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Mental Health Benefits of Improvisation Training: Games and Exercises

The games and exercises in the workshop Mental Health Benefits Of Improvisation Training  are designed in the same way that improvisation warm-ups work for performers. They gradually enhance the sense of psychological safety in the group so that an unplanned, unpredictable social-emotional experience can be created in real time. By learning the skills improvisers use to tell stories together without a script, anyone can learn to be more adaptable, agile, creative and spontaneous on the stage of life.  The games and exercises used in improvisation training are subtle and deceptively sophisticated ways to hijack the naturally-occurring “stranger danger” anxiety we feel in the face of the unfamiliar and lay down new pathways paved with distinct social-emotional memories, making them more available in real life stressful situations. Learning to do this kind of thinking and behaving with other people in a controlled, supportive environment trains the brain to manage anxiety, uncer

Cultivate Creative Thinking Skills Through Applied Improvisation

Lifestage was proud to host Guy Nelson , author of Creative Thinking, Creative Play: Using Improvisational Games To Transform People, Classrooms and Organizations , an improviser with Guy Nelson Unexpected Productions , musician and trainer as well as  NPR journalist with WUOW in Seattle ,   as a guest facilitator on Friday May 11.   He described improvisation as a "universal lubricant" applicable to every area of learning and growth. In this gathering of mental health and education professionals. the discussion focused on how the thinking skills learned through improvisation apply to the therapeutic and learning process. Here is a breakdown of the games and exercises Guy taught in this workshop.  DANCE CAPTAIN WARM-UP      An accomplished musician, Guy demonstrated the improvisation principle of "yes...and" and warmed up the group with a nonverbal dance exercise. Playing the guitar and singing an improvised piece, he provided the music for the exercise. Gro

Exploring The Growth Mindset Through Applied Improvisation

The “growth” mindset builds on the idea that we can choose our attitude toward change and about what it means to fail or succeed. And that if we believe we can learn something new or develop a skill set that is needed to realize a goal, we will be more likely to stick with the process until we have mastered it.  In Mindset: The New Psychology of Success , Stanford University researcher Carol Dweck writes that mind sets are powerful driver of perceptions about self and others as well as one’s capabilities and place in the world. “Mindsets frame the running account that’s taking place in peoples’ heads,” she states. “They guide the whole interpretation process.” Dr. Dweck’s work identifies 2 distinctly different mindsets that have the greatest implications to successful learning and change over the lifespan, the “Growth mindset” and the “Fixed mindset.” by Jude Treder-Wolff LCSW, CGP, MT, CPAI The Fixed mindset holds that our intelligence, talent and ability to change ar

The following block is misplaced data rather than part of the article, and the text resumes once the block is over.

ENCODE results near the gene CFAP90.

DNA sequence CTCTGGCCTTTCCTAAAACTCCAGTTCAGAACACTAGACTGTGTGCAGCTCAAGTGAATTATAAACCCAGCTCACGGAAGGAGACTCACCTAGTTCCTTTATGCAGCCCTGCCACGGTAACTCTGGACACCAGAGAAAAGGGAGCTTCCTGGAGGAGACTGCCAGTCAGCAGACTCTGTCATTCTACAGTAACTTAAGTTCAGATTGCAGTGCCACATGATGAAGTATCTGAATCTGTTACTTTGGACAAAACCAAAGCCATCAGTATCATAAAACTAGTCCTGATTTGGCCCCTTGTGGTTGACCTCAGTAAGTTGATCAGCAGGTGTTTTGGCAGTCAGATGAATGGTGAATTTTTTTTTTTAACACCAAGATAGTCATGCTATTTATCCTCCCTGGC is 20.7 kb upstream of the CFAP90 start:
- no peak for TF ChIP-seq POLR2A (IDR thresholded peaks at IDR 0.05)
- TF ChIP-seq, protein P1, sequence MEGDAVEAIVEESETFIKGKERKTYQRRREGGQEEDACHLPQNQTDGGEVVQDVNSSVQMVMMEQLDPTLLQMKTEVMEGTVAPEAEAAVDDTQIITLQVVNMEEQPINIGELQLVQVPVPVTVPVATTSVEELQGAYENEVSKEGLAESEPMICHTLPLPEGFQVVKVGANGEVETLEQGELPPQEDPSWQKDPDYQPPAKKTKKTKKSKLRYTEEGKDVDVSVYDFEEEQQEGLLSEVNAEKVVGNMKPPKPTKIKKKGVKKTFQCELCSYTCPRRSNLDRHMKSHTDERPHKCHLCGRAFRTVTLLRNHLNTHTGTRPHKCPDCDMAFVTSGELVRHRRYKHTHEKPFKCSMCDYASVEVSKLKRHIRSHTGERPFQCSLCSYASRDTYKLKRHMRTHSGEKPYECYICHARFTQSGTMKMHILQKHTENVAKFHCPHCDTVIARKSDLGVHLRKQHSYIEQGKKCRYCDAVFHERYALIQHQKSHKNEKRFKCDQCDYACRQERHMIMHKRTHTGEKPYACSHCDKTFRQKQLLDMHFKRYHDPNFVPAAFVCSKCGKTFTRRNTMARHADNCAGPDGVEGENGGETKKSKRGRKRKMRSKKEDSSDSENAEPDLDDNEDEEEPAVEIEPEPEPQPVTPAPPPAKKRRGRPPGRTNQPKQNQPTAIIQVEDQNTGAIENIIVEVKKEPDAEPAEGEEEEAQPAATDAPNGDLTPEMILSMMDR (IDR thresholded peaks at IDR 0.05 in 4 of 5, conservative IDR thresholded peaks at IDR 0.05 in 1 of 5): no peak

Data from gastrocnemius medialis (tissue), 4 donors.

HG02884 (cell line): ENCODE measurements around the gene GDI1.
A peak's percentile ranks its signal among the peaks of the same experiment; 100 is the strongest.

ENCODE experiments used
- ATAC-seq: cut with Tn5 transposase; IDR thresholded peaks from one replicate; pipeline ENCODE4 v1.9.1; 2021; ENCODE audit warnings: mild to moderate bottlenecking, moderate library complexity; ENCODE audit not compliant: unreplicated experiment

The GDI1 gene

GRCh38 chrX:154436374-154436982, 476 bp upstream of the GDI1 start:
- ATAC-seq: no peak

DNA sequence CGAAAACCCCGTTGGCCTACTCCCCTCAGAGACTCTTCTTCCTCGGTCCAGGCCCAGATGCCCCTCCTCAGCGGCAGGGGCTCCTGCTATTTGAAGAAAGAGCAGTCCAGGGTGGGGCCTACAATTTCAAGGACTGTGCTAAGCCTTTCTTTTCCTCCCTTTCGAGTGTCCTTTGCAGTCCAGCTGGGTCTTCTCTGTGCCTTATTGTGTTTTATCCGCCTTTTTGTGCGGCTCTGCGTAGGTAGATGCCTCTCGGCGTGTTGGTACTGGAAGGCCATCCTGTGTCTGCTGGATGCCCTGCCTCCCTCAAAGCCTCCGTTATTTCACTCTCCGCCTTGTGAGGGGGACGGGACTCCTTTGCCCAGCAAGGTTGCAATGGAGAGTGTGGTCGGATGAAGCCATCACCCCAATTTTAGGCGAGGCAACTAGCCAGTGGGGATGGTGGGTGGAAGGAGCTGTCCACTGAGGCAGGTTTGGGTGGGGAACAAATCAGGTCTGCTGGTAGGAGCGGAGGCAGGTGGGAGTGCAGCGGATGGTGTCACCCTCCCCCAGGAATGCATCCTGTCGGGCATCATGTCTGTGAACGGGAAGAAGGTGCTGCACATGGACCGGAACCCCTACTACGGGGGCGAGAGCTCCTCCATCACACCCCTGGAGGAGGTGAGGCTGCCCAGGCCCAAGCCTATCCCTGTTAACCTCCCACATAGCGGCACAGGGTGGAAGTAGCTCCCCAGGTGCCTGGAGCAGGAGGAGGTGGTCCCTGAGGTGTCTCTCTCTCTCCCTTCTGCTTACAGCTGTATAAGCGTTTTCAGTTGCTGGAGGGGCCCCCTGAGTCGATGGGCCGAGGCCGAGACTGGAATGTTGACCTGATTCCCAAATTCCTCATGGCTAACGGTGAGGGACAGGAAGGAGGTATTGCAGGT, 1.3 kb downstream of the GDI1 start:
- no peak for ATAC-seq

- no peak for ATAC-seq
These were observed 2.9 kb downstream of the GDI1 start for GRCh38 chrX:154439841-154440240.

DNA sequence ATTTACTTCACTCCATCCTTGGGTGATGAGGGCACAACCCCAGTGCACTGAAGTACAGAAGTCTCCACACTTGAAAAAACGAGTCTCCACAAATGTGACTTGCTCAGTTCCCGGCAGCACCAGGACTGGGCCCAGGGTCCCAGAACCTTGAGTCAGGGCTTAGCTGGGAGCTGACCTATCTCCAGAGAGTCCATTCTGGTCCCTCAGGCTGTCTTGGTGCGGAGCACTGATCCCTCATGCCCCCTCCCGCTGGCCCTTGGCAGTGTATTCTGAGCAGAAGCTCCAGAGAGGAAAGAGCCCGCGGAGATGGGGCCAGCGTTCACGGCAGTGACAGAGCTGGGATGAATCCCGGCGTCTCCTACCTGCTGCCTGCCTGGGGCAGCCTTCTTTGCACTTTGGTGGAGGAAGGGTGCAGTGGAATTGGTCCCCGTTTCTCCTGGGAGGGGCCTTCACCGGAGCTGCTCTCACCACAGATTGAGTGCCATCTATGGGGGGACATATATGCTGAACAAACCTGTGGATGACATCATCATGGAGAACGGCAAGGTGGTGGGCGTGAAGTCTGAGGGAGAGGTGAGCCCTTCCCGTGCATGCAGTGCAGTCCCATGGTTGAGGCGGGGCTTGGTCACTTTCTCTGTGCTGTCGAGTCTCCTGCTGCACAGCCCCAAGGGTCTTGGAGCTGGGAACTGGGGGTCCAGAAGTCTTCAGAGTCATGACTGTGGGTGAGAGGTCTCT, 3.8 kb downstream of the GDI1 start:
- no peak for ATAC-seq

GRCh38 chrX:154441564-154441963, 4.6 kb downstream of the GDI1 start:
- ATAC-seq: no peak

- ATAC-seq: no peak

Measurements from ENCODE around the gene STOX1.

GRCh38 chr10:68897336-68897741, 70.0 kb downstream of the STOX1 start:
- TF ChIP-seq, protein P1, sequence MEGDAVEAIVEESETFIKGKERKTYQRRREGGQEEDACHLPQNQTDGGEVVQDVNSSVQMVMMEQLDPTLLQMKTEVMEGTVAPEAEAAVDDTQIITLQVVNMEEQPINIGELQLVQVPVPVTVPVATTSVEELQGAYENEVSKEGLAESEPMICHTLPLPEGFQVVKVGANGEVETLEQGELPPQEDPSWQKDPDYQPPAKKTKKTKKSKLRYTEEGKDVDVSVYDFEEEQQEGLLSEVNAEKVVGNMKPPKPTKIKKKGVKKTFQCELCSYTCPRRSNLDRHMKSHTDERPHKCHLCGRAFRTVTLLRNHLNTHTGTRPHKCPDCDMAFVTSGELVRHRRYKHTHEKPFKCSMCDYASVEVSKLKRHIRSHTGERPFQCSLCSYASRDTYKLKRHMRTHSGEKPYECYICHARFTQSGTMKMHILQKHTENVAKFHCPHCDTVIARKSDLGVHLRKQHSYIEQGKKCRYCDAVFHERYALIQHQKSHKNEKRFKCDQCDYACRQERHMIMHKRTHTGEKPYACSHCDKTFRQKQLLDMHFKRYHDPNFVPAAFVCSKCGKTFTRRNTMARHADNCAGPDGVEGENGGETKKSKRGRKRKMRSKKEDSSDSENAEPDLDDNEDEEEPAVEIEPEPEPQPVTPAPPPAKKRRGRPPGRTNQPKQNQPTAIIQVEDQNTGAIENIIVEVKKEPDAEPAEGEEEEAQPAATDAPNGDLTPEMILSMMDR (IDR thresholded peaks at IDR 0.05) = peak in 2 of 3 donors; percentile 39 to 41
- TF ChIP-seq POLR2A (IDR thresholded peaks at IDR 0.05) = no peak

In It Together: Social-Emotional Learning through Applied Improvisation workshop handout

Social-emotional events have a direct impact on our ability to receive, store and use new information. "Event memories are tied to specific emotionally or physically charged events (strong sensory input) because of the emotional intensity of the events to which they are linked," explains  neurologist Judy Willis  in  Research-Based Strategies To Ignite Student Learning.  "Because the 'dramatic event' powers its way through the neural pathways of the emotionally preactivated limbic system into memory storage, the associated hitch-hiking academic information gets pulled along with it. Recollection of the academic material occurs when the emotionally significant event comes to mind, unconsciously or consciously. To remember the lesson, students can cue up the dramatic event to which it is linked."  Matthew Lieberman, PhD, Professor of Psychology, Psychiatry, and Biobehavioral Sciences at UCLA whose book  Social: Why Our Brains Are Wired to Connect , argu